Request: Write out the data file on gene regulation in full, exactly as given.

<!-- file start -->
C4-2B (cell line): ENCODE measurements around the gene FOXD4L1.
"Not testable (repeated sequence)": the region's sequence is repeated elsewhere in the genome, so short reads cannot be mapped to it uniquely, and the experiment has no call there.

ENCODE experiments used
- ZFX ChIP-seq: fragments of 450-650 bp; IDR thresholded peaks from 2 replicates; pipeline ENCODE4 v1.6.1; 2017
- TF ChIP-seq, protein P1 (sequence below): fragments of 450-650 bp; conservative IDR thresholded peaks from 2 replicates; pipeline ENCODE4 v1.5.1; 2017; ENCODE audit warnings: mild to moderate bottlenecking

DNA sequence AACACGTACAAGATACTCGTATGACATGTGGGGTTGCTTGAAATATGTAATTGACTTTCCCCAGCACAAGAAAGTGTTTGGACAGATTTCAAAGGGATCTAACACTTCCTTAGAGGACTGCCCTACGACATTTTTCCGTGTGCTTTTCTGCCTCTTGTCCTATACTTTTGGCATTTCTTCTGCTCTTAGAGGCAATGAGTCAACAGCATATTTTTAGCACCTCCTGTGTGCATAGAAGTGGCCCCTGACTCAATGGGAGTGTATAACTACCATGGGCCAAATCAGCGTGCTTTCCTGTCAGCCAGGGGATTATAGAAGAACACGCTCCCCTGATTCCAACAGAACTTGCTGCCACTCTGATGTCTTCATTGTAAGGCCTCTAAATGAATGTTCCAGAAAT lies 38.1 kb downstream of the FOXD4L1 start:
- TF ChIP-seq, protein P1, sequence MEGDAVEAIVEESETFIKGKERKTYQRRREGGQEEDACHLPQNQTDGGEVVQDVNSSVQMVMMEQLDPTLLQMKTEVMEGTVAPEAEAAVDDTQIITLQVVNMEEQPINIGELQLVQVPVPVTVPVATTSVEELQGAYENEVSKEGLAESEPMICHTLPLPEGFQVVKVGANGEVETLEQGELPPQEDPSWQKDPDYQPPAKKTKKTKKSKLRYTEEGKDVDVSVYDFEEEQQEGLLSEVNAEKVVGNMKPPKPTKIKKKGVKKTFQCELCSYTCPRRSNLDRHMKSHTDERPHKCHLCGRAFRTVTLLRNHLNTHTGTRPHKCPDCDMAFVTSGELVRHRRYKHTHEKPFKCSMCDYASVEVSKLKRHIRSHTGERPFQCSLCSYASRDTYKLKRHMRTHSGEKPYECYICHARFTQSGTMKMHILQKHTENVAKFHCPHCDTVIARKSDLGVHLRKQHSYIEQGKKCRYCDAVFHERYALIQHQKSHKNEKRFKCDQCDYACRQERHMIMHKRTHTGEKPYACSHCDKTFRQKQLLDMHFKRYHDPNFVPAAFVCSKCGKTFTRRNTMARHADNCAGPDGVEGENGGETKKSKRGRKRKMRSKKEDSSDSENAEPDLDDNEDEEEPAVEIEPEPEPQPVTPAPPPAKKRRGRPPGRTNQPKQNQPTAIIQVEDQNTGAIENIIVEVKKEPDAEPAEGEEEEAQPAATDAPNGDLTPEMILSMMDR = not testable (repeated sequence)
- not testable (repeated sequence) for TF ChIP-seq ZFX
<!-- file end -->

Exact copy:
C4-2B (cell line): ENCODE measurements around the gene FOXD4L1.
"Not testable (repeated sequence)": the region's sequence is repeated elsewhere in the genome, so short reads cannot be mapped to it uniquely, and the experiment has no call there.

ENCODE experiments used
- ZFX ChIP-seq: fragments of 450-650 bp; IDR thresholded peaks from 2 replicates; pipeline ENCODE4 v1.6.1; 2017
- TF ChIP-seq, protein P1 (sequence below): fragments of 450-650 bp; conservative IDR thresholded peaks from 2 replicates; pipeline ENCODE4 v1.5.1; 2017; ENCODE audit warnings: mild to moderate bottlenecking

DNA sequence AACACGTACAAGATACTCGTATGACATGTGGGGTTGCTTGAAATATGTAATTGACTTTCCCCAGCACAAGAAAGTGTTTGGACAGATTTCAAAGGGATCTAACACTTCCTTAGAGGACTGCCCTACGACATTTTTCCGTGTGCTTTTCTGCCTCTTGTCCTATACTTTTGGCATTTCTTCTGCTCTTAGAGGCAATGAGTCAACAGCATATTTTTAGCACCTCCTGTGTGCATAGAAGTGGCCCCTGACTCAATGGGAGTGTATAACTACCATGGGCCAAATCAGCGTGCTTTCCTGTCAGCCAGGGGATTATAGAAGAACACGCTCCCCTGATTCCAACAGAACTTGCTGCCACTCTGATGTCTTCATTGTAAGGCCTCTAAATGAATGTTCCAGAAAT lies 38.1 kb downstream of the FOXD4L1 start:
- TF ChIP-seq, protein P1, sequence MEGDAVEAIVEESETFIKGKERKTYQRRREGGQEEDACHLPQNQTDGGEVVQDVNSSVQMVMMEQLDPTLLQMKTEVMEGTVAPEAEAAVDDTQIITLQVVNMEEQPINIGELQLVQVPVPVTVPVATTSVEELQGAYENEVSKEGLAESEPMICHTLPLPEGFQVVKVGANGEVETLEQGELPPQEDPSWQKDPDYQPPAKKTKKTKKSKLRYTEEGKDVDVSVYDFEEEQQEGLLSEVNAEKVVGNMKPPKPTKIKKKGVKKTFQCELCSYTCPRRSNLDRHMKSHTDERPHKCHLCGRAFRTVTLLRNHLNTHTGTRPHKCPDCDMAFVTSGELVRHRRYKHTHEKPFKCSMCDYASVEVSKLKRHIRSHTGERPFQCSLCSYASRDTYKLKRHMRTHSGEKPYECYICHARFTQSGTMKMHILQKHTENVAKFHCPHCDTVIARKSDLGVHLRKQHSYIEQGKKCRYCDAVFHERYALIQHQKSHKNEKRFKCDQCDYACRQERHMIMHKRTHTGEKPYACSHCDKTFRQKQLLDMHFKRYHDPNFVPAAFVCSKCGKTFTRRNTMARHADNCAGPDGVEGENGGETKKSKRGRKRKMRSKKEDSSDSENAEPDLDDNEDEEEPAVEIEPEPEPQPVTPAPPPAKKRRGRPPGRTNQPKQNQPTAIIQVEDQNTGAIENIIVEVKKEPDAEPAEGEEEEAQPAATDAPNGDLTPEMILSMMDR = not testable (repeated sequence)
- not testable (repeated sequence) for TF ChIP-seq ZFX